It is no surprise that working with agencies or multinational translation companies is radically different from working with end clients (a.k.a. “direct clients”). The former, when serious, have a much better grasp of what translation entails, are familiar with our jargon and tools, and experienced in problem solving. Unless a PM is a total nutcase, they are often much easier to work with than end clients, simply because they too speak the language of translation. Therefore, even though a lot of what I’m about to say can apply to both types of clients, these little things are particularly important when working with end clients.
Educating Your Client
Although some end clients, particularly large companies or firms, are accustomed to having things translated and quite familiar with what we do, many are not. Their lack of knowledge can often lead to unrealistic or inappropriate demands. But, if you’re dealing with a reasonable (and rational!) human being, it is easy to work around these issues by simply educating your client. This does not mean long condescending phone conversations or e-mails; it simply means giving your client a short and sweet explanation of why what they are asking for is not possible and immediately providing an alternative solution that works for everyone (including you!).
Effective communication involves listening, understanding, acknowledging, controlling emotions, efficient decision-making, and problem solving. It is harder than it sounds, but worth the effort. When working with end clients, listening and understanding are essential to ensuring that your end product satisfies their expectations. You can’t achieve that if you are busier telling your client what’s good for them than listening to what they need from you.
Some say it’s pride, others say it’s naive optimism. Either way, sometimes we fail to honestly assess whether we are up to the job. Some honest questions are: Can I really meet the client’s expectations? Will I really be able to make that deadline? Am I really the right person for the job in terms of training and experience? The first person with whom you need to be honest when deciding whether or not to accept a job is yourself; but that honesty should also extend to the end client in every relevant aspect of your professional relationship.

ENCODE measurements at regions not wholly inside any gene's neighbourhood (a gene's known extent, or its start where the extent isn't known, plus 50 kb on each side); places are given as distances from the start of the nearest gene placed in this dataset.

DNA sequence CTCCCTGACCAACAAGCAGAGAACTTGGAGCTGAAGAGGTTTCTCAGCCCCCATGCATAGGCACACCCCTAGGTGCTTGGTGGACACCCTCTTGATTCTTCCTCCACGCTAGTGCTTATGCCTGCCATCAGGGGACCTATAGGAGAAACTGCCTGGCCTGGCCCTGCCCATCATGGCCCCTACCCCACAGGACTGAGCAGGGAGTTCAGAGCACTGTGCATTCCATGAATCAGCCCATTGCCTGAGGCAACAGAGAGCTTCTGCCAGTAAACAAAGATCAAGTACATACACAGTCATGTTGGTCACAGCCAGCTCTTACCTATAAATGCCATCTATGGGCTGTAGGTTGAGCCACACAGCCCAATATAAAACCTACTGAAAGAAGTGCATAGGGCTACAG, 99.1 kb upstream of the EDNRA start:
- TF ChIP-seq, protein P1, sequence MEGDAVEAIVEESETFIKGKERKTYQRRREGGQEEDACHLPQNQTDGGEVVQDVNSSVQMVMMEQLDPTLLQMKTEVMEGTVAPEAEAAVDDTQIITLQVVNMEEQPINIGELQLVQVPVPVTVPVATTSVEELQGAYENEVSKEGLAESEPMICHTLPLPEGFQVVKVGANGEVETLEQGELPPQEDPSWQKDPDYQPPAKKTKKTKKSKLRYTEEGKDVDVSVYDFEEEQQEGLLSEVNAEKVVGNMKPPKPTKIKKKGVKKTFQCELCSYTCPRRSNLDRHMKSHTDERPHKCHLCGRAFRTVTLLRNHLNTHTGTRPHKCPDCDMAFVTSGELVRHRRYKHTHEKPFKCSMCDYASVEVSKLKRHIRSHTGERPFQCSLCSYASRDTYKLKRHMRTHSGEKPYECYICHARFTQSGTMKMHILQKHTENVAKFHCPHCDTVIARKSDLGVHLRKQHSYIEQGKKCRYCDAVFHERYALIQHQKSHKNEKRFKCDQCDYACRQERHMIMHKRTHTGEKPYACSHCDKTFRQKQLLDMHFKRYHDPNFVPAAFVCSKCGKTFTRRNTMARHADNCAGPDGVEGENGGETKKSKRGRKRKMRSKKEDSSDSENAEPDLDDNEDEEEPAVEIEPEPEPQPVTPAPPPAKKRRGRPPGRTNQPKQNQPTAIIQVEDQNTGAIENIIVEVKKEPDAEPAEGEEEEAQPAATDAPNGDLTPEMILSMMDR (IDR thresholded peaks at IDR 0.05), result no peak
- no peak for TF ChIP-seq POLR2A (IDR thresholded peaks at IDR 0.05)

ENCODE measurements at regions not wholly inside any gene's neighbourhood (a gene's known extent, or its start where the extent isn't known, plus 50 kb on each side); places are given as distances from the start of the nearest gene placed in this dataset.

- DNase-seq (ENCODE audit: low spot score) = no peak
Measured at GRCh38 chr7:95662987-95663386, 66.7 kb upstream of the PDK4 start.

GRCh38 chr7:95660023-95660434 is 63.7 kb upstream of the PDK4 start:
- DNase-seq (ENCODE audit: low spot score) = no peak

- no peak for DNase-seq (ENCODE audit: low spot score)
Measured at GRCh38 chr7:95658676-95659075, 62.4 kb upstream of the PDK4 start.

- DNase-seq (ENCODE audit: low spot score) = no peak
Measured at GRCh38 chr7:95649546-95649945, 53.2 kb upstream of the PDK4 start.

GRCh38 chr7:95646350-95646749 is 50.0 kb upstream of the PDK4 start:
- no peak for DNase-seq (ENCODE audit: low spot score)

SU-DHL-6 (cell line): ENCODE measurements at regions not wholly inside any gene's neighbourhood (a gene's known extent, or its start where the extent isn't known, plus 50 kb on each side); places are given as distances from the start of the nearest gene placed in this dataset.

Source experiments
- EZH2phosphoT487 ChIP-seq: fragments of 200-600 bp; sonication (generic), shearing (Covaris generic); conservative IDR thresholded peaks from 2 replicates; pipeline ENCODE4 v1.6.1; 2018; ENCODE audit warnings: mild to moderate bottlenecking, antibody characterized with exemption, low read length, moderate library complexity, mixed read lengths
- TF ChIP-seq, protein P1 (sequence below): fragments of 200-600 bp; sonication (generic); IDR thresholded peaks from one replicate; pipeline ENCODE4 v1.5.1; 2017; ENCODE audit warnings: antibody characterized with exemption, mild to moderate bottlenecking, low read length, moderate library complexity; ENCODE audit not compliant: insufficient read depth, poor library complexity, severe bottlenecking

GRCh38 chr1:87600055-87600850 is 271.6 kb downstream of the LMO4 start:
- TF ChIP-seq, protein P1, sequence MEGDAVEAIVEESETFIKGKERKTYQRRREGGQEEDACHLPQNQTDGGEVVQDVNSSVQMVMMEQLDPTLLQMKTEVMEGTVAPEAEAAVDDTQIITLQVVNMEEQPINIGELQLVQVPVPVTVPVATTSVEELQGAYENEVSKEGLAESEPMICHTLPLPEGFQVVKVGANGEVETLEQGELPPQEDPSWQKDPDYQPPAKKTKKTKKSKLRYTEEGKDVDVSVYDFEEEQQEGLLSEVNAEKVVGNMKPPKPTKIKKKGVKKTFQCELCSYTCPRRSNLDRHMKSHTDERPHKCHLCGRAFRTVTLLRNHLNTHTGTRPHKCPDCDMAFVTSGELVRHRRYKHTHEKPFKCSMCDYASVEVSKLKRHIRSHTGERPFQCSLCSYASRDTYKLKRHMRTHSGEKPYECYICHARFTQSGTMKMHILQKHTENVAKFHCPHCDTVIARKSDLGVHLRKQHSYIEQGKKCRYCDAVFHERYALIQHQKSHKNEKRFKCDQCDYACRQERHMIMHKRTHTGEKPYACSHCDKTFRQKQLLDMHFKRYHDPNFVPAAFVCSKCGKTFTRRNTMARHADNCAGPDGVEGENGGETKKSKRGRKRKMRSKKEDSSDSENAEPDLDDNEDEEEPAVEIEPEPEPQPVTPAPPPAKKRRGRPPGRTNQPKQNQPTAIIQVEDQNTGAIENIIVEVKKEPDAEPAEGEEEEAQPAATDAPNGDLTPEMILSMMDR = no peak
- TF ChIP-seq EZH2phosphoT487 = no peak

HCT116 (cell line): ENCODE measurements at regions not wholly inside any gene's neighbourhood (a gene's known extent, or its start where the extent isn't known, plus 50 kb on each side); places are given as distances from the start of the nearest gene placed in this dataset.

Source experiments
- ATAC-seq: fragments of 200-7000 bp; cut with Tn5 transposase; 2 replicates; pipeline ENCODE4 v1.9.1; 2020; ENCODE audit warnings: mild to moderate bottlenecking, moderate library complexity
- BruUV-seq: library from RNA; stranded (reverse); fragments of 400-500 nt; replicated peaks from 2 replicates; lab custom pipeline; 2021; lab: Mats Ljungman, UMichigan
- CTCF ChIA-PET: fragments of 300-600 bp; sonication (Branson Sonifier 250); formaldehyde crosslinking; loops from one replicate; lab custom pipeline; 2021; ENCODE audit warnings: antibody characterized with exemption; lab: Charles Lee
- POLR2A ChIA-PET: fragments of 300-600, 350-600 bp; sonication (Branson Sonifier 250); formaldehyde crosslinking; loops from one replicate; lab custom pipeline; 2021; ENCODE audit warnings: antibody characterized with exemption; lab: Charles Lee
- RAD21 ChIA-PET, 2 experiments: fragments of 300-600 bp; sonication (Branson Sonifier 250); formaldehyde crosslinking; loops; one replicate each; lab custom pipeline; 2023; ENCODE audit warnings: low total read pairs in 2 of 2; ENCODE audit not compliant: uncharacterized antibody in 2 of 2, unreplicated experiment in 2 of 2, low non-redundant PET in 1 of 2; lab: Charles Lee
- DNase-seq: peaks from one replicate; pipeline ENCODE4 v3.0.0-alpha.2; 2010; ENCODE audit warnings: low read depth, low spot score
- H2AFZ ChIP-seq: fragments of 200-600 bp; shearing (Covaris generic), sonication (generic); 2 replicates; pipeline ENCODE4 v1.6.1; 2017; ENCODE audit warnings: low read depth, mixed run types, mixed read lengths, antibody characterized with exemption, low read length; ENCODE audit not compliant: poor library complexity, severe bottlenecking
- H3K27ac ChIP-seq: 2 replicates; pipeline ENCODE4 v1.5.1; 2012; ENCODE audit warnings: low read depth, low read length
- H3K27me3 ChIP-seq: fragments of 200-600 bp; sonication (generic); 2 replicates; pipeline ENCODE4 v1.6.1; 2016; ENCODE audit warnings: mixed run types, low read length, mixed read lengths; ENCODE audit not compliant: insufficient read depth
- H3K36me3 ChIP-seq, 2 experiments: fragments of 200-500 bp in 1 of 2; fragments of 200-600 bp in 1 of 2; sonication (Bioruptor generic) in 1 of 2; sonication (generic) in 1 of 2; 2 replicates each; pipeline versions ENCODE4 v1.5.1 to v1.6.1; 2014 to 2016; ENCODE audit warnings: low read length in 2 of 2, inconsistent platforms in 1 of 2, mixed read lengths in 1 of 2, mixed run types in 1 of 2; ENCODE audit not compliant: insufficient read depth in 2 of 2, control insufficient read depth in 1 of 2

Going the Extra Mile
Contrary to what was recently said on an online translation discussion, this does not mean being a pushover. Going the extra mile simply means doing a little something extra that you know your client will appreciate and may ultimately translate into customer loyalty, which is not an easy thing to achieve in the current market. And, you know what? It won’t kill you or your business!
You catch a lot more bees with honey. People like to work with friendly, easy-going, proactive human beings who get things done with a smile. This again does not mean being a pushover, it simply means controlling emotions, not taking work issues personally, keeping calm, remaining professional and being nice and easy to work with. Your clients and colleagues will appreciate your positive attitude and are likely to be nice and friendly in return.
Do Onto Others…
After so many years in the business dealing with all sorts of translators both professionally and socially, I am under the impression that many language professionals feel unappreciated and try to use verbal force or strong attitudes to redeem the profession. Although I understand where they are coming from and why they do what they do, I don’t think this is the right way to go at all. Too many linguists end up coming off as whiny frustrated people that are simply impossible to work with, and ultimately do more harm to themselves than good. In my personal experience, focusing on doing a great job and providing solutions or creative alternatives when necessary has bought me the extra appreciation I was expecting from my clients and has always translated into more work and word-of-mouth referrals. This, to me, makes perfect sense. I only go back to businesses and service providers who, in addition to offering great products, also treat me with respect and go out of their way to keep me happy as a client. If I like being treated well, why not treat my clients well too? “Do onto others” may be a philosophical oversimplification, but that doesn’t make it less true. So when thinking about the simple and overly obvious tips above, ask yourself this: isn’t that how you like to be treated when you’re the client?